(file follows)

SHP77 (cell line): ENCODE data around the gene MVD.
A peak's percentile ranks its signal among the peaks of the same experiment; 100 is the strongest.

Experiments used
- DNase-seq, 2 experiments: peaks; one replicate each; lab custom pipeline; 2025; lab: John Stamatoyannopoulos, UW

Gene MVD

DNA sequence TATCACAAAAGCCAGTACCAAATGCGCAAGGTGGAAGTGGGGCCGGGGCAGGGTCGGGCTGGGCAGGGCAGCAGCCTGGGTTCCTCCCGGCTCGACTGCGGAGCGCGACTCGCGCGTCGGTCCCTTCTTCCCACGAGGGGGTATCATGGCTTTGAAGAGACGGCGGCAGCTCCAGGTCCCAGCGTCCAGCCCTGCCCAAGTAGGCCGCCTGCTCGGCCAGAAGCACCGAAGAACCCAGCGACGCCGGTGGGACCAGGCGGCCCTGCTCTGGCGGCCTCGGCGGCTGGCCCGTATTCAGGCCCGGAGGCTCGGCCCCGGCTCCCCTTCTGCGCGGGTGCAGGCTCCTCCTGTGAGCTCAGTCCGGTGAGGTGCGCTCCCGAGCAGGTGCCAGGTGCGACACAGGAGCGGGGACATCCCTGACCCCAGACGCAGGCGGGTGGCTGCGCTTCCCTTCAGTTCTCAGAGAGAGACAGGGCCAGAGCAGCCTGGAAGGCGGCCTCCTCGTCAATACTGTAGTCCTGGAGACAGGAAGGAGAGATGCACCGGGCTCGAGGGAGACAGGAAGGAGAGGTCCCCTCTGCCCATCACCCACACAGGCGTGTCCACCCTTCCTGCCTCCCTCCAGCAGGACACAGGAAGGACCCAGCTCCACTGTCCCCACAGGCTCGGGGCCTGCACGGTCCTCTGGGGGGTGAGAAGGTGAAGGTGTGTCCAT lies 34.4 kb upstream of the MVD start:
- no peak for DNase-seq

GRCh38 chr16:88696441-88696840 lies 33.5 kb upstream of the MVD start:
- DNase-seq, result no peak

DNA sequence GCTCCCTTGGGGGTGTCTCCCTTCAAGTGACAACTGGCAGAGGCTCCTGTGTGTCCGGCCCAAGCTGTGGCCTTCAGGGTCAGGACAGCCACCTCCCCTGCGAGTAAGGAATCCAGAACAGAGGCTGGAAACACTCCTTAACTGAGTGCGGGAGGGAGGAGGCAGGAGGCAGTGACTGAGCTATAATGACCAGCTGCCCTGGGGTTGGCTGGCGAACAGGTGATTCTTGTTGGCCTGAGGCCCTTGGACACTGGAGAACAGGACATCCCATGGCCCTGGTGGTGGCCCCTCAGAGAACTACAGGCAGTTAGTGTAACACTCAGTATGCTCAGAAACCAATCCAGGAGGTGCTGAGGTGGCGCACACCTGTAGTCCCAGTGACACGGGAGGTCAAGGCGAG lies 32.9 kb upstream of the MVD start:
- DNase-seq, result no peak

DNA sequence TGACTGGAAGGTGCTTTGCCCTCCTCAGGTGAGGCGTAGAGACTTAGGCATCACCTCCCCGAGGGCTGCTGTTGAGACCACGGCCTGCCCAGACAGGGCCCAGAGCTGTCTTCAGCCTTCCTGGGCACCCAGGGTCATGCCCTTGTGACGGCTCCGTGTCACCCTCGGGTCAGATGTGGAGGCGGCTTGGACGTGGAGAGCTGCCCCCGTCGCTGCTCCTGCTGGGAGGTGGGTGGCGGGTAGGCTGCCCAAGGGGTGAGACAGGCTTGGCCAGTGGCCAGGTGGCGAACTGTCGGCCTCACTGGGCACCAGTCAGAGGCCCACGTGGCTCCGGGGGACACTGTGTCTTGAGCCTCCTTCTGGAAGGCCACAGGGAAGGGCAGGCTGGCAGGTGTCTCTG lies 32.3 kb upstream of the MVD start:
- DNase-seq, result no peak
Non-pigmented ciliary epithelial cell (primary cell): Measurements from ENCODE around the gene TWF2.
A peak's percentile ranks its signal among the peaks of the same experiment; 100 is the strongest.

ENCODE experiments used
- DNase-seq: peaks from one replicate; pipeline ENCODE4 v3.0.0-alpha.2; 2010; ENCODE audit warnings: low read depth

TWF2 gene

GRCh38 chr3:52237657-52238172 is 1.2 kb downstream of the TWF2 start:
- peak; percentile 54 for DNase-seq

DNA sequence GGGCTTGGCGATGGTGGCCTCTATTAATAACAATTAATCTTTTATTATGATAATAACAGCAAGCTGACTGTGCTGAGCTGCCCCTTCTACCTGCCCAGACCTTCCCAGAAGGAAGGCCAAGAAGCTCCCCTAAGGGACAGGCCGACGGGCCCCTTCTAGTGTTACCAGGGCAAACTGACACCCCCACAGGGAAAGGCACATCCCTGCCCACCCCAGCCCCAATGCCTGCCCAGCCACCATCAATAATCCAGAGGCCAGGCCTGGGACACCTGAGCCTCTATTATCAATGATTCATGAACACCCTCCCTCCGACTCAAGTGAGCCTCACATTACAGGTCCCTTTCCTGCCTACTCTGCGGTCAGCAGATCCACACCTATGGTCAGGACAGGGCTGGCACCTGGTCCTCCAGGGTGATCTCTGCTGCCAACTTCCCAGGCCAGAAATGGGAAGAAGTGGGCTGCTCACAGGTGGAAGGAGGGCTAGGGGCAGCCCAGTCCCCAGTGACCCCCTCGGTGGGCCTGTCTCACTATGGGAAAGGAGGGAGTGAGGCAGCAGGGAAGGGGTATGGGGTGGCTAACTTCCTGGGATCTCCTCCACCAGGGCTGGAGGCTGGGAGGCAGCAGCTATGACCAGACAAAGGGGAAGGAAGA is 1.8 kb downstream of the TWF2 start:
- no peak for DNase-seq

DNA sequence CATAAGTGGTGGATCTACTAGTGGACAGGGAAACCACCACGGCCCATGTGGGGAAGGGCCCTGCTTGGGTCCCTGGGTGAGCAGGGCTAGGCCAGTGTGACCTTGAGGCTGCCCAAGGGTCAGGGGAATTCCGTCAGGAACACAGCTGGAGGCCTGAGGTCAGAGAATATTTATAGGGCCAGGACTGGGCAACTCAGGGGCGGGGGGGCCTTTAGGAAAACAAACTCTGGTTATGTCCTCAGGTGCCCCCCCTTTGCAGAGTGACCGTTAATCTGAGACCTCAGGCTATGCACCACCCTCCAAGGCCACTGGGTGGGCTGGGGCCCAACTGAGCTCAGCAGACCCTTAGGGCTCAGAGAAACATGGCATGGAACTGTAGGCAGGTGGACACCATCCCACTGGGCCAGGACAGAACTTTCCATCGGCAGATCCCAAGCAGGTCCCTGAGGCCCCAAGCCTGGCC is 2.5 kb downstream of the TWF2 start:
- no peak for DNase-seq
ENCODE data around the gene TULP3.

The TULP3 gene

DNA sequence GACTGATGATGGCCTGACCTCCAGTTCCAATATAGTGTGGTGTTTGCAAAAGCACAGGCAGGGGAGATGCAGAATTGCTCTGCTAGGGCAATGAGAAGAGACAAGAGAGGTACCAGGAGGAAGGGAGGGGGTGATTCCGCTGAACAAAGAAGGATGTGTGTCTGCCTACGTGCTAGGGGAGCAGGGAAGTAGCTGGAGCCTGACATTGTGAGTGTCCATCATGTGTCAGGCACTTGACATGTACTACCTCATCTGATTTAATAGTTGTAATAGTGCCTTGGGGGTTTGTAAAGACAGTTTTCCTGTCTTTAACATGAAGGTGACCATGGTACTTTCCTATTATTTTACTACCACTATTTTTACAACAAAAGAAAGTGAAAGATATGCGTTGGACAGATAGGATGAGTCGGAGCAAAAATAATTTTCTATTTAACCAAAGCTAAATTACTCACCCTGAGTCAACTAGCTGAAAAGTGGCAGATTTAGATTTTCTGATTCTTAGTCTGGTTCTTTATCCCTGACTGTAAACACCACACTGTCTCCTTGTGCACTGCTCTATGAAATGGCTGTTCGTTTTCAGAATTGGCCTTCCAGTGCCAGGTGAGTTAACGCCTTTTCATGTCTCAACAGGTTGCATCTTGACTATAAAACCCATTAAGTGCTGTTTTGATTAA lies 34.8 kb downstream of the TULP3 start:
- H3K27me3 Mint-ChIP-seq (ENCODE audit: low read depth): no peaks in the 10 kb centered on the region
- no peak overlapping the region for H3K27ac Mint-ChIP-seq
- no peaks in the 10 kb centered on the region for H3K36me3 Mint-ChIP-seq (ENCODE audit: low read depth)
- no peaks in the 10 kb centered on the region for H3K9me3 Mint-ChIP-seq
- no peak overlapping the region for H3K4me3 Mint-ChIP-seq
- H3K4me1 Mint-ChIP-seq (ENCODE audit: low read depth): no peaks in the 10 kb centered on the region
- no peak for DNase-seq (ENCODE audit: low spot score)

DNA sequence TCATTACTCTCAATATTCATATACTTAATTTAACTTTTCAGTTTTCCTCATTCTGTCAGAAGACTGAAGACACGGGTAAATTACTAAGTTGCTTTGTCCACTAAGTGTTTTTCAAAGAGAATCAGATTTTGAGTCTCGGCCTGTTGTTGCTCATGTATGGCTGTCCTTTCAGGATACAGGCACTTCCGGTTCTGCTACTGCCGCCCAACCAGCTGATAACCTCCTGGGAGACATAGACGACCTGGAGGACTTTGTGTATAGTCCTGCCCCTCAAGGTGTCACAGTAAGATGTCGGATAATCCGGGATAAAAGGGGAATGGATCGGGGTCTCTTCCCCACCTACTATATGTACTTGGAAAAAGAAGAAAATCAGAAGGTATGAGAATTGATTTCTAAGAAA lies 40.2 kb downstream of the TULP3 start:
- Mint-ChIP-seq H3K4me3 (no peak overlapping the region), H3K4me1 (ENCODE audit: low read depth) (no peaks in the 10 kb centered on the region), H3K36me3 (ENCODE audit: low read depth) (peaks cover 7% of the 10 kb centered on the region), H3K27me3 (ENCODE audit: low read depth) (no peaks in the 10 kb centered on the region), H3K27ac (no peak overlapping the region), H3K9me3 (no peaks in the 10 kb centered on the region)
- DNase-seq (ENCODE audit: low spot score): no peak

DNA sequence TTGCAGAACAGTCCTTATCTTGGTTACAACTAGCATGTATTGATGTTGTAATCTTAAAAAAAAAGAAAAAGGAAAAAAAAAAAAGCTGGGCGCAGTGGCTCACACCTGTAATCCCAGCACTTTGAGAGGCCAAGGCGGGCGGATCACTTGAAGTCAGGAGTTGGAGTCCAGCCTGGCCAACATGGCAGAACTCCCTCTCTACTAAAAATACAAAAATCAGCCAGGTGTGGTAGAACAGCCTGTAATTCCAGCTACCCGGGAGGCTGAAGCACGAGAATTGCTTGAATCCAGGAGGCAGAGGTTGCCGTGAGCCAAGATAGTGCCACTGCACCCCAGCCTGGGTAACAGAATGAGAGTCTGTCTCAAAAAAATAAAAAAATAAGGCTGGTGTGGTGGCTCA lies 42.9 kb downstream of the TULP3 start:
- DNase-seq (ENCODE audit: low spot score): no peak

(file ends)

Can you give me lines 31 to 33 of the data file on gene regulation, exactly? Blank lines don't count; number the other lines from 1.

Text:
- no peaks in the 10 kb centered on the region for H3K9me3 Mint-ChIP-seq
- no peak overlapping the region for H3K4me3 Mint-ChIP-seq
- H3K4me1 Mint-ChIP-seq (ENCODE audit: low read depth): no peaks in the 10 kb centered on the region